We simulated 2000 haplotypes consisting of a large number of consecutive SNPs across a genomic region using the above coalescent process with recombination. θ and μ were both set to 200, which correspond to a 200-kb genomic region of human DNA on the basis of a large survey of the human genome. This strategy has been used by Nordborg and Tavaré [9].

One hundred cases and 100 controls with genotypes for approximately 130 adjacent polymorphic sites were sampled from this simulated population of haplotypes according to the following disease model. A disorder with two disease genes was considered. We assumed that the first disease gene to be located between the 35^{th} and the 45^{th} marker loci and the second disease gene to be located between the 75^{th} and the 85^{th} marker loci. The frequency of the high-risk allele of the first disease gene and the second disease gene is denoted as ε and φ, respectively. ε and φ were set to be either 0.1 ± 0.05 or 0.2 ± 0.05 throughout the simulation. The first condition constrains the location of the disease locus to be isolated to two specified regions while the second condition constrains the disease allele frequency. If no such marker loci exist, the sample set is discarded [10].

Consider the phenotypic aspect of the disease model with *D*_{
i
}, *i* = 1, 2 as the high-risk allele and *d*_{
i
}, *i* = 1, 2 as the low risk allele, respectively. The haplotype risks for *d*_{1}*d*_{2},*D*_{1}*d*_{2}, *D*_{2}*d*_{1}, and *D*_{1}*D*_{2} were assumed to be δ, δλ, δλ, and δλ^{2}, respectively, where δ is the phenocopy rate and λ is the genotype relative risk. Furthermore, a haplotype multiplicative disease model was assumed, i.e., the penetrance of an individual equals the product of the two corresponding haplotype risks. As an example, if the two haplotypes of an individual are *D*_{1}*D*_{2}/*D*_{1}*d*_{2}, the penetrance for the individual is δλ^{2} * δλ = δ^{2}λ^{3} [10].

We drew 100 times from the simulated population of haplotypes with replacement to generate a sample set, each containing 100 cases and 100 controls. The entire process of generating a population of haplotypes and sample sets was repeated 10 additional times giving a total of 1000 simulated data sets. By modifying the above parameters, the data sets created under various conditions allowed the exploration of type I error and power for individual marker analysis, BSA, and MSA.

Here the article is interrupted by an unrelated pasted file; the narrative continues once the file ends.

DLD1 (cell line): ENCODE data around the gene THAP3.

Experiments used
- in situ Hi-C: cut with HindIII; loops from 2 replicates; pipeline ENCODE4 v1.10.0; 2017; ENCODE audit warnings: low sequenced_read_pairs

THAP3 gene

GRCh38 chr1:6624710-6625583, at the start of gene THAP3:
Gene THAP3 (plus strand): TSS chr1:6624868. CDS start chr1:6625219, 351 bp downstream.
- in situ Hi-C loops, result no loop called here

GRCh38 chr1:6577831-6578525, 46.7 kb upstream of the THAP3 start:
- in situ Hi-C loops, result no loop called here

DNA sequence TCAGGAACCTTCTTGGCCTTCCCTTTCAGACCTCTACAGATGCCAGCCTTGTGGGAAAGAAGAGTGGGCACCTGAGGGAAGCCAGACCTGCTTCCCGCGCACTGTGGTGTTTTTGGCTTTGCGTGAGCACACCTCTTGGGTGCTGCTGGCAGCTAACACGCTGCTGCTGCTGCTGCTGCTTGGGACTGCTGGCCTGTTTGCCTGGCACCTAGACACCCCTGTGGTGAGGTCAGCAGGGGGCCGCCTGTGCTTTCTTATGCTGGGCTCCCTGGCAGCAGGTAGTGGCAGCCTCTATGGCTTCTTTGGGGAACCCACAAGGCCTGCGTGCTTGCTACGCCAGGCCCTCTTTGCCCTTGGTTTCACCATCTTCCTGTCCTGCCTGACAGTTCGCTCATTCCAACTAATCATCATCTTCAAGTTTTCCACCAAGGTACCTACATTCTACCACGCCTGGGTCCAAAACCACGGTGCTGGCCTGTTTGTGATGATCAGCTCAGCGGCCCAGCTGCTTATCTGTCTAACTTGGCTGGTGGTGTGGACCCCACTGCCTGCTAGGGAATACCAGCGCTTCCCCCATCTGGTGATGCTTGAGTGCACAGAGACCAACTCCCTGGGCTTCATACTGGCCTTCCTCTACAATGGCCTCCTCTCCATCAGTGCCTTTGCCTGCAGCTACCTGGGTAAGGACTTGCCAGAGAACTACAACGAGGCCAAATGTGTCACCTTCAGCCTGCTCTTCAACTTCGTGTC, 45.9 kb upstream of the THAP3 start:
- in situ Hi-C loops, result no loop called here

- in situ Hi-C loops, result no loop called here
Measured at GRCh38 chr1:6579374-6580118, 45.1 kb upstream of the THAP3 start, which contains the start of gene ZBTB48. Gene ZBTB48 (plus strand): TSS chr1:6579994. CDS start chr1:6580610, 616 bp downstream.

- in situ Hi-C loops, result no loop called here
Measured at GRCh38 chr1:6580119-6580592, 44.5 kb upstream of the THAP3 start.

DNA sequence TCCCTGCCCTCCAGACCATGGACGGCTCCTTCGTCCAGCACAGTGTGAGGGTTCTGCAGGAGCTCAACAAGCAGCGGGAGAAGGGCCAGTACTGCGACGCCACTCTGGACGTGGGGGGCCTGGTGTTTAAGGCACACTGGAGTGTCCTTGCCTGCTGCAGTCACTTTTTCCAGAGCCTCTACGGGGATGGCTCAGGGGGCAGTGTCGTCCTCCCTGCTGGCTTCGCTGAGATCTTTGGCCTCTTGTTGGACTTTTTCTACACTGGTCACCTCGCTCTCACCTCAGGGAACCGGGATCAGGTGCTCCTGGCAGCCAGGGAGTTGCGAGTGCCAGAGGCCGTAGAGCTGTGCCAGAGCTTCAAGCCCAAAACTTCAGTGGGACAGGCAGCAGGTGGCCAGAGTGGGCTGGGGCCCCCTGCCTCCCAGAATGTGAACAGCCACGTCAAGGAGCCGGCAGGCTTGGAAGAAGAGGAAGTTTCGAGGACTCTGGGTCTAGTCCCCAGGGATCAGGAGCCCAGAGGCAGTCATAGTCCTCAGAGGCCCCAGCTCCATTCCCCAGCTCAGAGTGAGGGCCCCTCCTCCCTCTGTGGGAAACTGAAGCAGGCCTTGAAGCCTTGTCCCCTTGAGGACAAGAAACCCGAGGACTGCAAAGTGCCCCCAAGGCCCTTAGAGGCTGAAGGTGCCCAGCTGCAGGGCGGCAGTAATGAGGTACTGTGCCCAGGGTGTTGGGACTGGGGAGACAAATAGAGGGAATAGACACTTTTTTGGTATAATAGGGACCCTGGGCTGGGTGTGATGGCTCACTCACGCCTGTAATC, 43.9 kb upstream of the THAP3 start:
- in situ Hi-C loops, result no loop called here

### Multiallelic simulations

To conduct the multiallelic simulations, we utilized the haplotypes generated in the previous section. Here, we considered overlapping two-locus haplotypes as alleles for a single marker locus. Thus, we have a set of multiallelic marker loci with at most four alleles at each marker locus. Finally, 100 cases and 100 controls were also generated according to the same procedure and disease model as previously described.

### GAW 13 data set

Based on the Framingham Heart Study, the simulated data sets attempted to model the observed longitudinal family data with 399 genome-wide microsatellite markers and 50 trait genes. In addition to genetic effects, environmental covariates (smoking and alcohol consumption), along with hypertension diagnosis and treatment were used to simulate the observed phenotypes. The pedigree structure was generated to be nearly identical to the Framingham Heart Study with varying degrees of heritability of eight longitudinal quantitative traits [4].

The first measured cholesterol level was chosen as the phenotype of interest. The empirical distribution of cholesterol level in a replicate set was approximated from the cholesterol levels of all the individuals. Next, the upper 15% and lower 15% quantiles were then estimated from this observed distribution. We considered an extreme sampling design in which an individual was considered affected if the first measured cholesterol level exceeded the upper limit and unaffected if it was below the lower limit. Cases and controls were randomly selected based on these measured cholesterol levels with no two members from the same family. We required that there were no missing genotypes for the selected individuals.